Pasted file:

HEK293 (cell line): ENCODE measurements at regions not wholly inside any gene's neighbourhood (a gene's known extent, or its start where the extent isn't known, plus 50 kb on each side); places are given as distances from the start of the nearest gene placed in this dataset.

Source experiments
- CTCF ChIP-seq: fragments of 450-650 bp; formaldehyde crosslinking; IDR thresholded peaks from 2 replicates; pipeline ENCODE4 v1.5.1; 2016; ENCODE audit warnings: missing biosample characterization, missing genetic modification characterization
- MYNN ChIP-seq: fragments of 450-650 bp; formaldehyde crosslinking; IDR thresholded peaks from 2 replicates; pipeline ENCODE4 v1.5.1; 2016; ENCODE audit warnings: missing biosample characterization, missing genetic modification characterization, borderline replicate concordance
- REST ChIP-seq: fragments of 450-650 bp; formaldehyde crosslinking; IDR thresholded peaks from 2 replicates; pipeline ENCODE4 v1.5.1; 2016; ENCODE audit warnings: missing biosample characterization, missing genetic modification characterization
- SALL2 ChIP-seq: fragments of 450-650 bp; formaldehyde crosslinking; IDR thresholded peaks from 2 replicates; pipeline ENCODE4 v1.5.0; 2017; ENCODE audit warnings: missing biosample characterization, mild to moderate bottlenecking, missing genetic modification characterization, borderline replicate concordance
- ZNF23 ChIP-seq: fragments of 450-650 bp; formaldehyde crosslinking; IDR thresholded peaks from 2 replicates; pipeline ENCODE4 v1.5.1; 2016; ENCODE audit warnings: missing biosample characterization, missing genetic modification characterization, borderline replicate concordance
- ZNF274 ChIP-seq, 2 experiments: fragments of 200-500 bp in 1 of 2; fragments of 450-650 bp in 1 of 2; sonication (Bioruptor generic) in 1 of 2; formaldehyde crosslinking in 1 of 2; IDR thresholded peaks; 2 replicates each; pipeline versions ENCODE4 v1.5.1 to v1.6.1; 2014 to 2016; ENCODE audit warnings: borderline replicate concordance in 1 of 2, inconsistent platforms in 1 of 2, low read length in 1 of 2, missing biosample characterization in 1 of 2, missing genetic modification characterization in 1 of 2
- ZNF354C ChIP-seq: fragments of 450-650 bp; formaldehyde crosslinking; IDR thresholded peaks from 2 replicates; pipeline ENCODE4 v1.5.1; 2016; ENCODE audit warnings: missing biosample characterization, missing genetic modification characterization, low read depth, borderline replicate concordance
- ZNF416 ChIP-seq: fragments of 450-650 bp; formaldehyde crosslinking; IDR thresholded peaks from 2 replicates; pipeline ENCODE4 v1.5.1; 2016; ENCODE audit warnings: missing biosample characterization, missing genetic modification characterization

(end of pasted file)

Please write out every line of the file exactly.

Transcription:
HEK293 (cell line): ENCODE measurements at regions not wholly inside any gene's neighbourhood (a gene's known extent, or its start where the extent isn't known, plus 50 kb on each side); places are given as distances from the start of the nearest gene placed in this dataset.

Source experiments
- CTCF ChIP-seq: fragments of 450-650 bp; formaldehyde crosslinking; IDR thresholded peaks from 2 replicates; pipeline ENCODE4 v1.5.1; 2016; ENCODE audit warnings: missing biosample characterization, missing genetic modification characterization
- MYNN ChIP-seq: fragments of 450-650 bp; formaldehyde crosslinking; IDR thresholded peaks from 2 replicates; pipeline ENCODE4 v1.5.1; 2016; ENCODE audit warnings: missing biosample characterization, missing genetic modification characterization, borderline replicate concordance
- REST ChIP-seq: fragments of 450-650 bp; formaldehyde crosslinking; IDR thresholded peaks from 2 replicates; pipeline ENCODE4 v1.5.1; 2016; ENCODE audit warnings: missing biosample characterization, missing genetic modification characterization
- SALL2 ChIP-seq: fragments of 450-650 bp; formaldehyde crosslinking; IDR thresholded peaks from 2 replicates; pipeline ENCODE4 v1.5.0; 2017; ENCODE audit warnings: missing biosample characterization, mild to moderate bottlenecking, missing genetic modification characterization, borderline replicate concordance
- ZNF23 ChIP-seq: fragments of 450-650 bp; formaldehyde crosslinking; IDR thresholded peaks from 2 replicates; pipeline ENCODE4 v1.5.1; 2016; ENCODE audit warnings: missing biosample characterization, missing genetic modification characterization, borderline replicate concordance
- ZNF274 ChIP-seq, 2 experiments: fragments of 200-500 bp in 1 of 2; fragments of 450-650 bp in 1 of 2; sonication (Bioruptor generic) in 1 of 2; formaldehyde crosslinking in 1 of 2; IDR thresholded peaks; 2 replicates each; pipeline versions ENCODE4 v1.5.1 to v1.6.1; 2014 to 2016; ENCODE audit warnings: borderline replicate concordance in 1 of 2, inconsistent platforms in 1 of 2, low read length in 1 of 2, missing biosample characterization in 1 of 2, missing genetic modification characterization in 1 of 2
- ZNF354C ChIP-seq: fragments of 450-650 bp; formaldehyde crosslinking; IDR thresholded peaks from 2 replicates; pipeline ENCODE4 v1.5.1; 2016; ENCODE audit warnings: missing biosample characterization, missing genetic modification characterization, low read depth, borderline replicate concordance
- ZNF416 ChIP-seq: fragments of 450-650 bp; formaldehyde crosslinking; IDR thresholded peaks from 2 replicates; pipeline ENCODE4 v1.5.1; 2016; ENCODE audit warnings: missing biosample characterization, missing genetic modification characterization